In this edition of The Interview, Fair Observer talks to Raghav Kanoria, a co-founder and co-president of the Calcutta Angels Network.
India is emerging as an entrepreneurial haven. The Economic Survey 2014-15 placed India as the fourth biggest startup hub in the world. According to the report, this dynamic environment is spurred by the growth in technology-based areas such as research and development (R&D) and business process management.
While there is much to be done to create an entrepreneurial environment similar to that of Silicon Valley’s, India is moving in the right direction. According to the Startup Genome’s report in 2012, Bangalore was ranked as the 19th best startup ecosystem in the world.
Support is rising from many areas as Indian Finance Minister Arun Jaitley has promised increased investment into technology startups by creating the Self Employment and Talent Utilization mechanism; this will serve as an incubator and advisor program for entrepreneurs. The Economic Times has recently announced the first startup awards to honor India’s finest entrepreneurs. With Flipkart, OlaCabs, Snapdeal and a few others reaching unicorn status—startups valued at $1 billion or more—it is apparent that India is cultivating a new generation of talented entrepreneurs.
However, the flurry of startups brings forth the importance of the angel investors (angels). Not to be confused with venture capitalists (VC), angels provide early stage investment, advice, network and expertise that are crucial to a startup’s survival. Investing at this stage of the startup involves a lot of risk as highlighted by a Forbes India article, as “only about one-fourth of the angel-backed companies end up reaching [series A funding].” Even with all the risks, the abovementioned article finds that the number of angel deals increased from six in 2006 to 200 in 2014.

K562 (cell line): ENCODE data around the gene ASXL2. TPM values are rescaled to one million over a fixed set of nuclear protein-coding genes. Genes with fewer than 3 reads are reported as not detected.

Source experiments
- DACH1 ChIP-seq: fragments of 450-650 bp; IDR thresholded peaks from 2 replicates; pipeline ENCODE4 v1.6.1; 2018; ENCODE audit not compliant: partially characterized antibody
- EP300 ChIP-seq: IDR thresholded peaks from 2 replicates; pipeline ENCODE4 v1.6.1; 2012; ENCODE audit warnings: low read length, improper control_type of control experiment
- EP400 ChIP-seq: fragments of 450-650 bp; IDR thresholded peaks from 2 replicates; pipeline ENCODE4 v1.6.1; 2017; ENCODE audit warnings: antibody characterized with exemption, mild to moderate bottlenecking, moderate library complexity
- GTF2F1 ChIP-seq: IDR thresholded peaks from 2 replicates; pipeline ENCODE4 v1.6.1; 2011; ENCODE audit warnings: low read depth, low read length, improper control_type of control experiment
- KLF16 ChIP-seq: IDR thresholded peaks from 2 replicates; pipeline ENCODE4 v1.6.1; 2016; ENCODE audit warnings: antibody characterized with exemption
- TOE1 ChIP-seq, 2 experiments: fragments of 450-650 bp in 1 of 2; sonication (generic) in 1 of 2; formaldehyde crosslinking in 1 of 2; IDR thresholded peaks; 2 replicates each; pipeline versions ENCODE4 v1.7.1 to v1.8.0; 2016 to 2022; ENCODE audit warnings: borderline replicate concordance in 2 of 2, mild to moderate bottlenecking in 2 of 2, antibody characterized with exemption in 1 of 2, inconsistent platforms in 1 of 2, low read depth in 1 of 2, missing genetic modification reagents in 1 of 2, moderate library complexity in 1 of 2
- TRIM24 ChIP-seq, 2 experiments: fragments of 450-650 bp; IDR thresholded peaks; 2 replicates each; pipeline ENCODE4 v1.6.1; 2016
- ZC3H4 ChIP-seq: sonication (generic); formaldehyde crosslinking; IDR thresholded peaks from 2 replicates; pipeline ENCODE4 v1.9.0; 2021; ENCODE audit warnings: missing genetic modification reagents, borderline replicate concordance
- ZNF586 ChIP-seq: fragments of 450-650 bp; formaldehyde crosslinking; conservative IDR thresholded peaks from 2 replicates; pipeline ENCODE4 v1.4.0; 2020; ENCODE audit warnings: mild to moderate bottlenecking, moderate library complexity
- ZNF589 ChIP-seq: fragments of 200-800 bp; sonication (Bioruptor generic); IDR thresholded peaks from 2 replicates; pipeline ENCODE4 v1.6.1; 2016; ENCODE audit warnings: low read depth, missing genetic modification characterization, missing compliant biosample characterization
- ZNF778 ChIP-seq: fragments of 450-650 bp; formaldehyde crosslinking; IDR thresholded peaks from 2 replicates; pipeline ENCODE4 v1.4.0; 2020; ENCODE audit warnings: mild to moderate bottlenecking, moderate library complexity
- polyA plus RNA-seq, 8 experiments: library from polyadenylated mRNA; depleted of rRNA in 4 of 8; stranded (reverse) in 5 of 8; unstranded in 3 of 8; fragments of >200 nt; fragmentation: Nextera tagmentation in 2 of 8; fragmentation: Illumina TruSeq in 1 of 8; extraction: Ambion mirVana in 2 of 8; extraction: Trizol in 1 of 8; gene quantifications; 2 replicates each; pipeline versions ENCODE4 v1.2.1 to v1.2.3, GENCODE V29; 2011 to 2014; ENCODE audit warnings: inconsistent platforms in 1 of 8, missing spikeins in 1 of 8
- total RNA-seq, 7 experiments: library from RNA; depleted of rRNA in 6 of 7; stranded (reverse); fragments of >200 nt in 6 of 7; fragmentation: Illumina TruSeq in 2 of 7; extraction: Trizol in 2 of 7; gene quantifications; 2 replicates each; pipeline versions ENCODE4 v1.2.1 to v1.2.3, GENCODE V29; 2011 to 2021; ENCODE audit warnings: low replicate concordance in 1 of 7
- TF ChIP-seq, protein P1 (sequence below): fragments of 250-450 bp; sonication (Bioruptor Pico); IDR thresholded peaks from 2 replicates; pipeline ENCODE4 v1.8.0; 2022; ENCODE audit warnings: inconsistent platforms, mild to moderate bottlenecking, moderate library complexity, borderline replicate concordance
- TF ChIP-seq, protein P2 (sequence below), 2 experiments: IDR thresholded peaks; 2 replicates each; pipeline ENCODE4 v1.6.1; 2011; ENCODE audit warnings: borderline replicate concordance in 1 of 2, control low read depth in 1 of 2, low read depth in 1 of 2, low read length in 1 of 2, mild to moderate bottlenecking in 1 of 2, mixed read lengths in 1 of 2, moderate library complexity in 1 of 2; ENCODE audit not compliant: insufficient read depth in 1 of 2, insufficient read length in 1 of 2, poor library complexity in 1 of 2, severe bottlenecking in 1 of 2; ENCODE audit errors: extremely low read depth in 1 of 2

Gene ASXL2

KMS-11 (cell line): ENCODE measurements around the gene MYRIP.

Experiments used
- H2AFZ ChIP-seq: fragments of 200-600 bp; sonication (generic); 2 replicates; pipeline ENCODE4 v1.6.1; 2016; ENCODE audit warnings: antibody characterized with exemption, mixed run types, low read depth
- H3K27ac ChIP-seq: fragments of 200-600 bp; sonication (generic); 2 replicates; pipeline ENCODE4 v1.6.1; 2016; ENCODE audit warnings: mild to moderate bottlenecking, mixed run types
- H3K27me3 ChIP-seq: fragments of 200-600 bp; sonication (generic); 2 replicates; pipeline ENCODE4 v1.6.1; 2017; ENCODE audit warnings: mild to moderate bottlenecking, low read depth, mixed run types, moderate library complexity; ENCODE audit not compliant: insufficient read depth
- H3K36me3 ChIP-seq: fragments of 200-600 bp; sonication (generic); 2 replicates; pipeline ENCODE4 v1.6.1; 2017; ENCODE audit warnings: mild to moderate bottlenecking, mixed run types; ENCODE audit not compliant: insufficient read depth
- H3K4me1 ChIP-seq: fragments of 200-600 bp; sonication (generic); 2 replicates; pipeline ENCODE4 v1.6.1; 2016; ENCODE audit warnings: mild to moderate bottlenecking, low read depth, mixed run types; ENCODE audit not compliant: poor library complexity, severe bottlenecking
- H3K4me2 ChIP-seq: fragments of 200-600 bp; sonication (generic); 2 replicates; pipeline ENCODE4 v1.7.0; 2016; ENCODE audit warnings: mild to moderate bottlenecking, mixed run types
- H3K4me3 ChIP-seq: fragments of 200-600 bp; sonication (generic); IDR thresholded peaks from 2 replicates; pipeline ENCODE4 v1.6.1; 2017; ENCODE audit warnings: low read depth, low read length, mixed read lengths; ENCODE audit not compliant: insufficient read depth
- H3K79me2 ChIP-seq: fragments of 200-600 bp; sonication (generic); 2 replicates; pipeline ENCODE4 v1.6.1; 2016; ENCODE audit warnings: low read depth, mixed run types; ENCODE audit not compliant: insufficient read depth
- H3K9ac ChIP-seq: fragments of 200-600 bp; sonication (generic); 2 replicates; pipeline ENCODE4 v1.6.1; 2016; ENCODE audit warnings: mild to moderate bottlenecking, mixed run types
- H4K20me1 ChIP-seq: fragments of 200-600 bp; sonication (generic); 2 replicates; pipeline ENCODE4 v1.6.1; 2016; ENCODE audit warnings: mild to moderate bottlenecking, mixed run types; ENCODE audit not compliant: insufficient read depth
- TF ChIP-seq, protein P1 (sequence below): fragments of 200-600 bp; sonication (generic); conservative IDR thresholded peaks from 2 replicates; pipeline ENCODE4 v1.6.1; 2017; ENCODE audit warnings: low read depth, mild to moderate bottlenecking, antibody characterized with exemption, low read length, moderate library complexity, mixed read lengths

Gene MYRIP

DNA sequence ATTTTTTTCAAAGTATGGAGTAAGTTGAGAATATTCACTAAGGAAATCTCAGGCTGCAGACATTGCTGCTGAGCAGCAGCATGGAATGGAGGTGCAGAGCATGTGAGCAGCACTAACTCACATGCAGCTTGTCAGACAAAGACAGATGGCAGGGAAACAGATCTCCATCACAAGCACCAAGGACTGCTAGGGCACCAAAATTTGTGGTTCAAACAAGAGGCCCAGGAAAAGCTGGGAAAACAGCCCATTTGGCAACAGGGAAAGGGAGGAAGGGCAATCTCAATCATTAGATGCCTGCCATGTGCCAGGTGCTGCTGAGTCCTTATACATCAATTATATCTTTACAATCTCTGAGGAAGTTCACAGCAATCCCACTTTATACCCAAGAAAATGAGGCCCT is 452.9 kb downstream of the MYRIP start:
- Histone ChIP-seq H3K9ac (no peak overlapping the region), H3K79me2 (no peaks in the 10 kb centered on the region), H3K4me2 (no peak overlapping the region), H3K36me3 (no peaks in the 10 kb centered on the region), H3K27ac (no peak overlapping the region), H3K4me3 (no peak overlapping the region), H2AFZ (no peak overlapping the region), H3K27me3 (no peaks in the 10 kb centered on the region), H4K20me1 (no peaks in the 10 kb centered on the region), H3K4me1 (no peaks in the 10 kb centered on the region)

In this edition of The Interview, Fair Observer talks to Raghav Kanoria, a co-founder and co-president of Calcutta Angels Network, on the outlook for angel investing in India.
Daniel Currie: With the level of entrepreneurship rising in India, there must be a flurry of startups looking for capital from angel investors, especially in the early stages. Other than money, what do entrepreneurs look for when searching for angels?
Raghav Kanoria: Angels typically take board seats depending on the number of seats available, while those with a larger stake in the firm get board seats. Recently, investors have taken on different roles such as board observers and committee members, depending on the structure of the mentorship panel. Nonetheless, investors look to advise companies on growth and funding strategies for the next stage in the startup.
Entrepreneurs scan for specific attributes of an angel investor; if the startup is placed in the technology sector, then entrepreneurs will look at the angel’s expertise. In addition to the money, entrepreneurs want to tap into the angel’s network and value-added skills.
Currie: What do angels look for when making investments in startups and firms?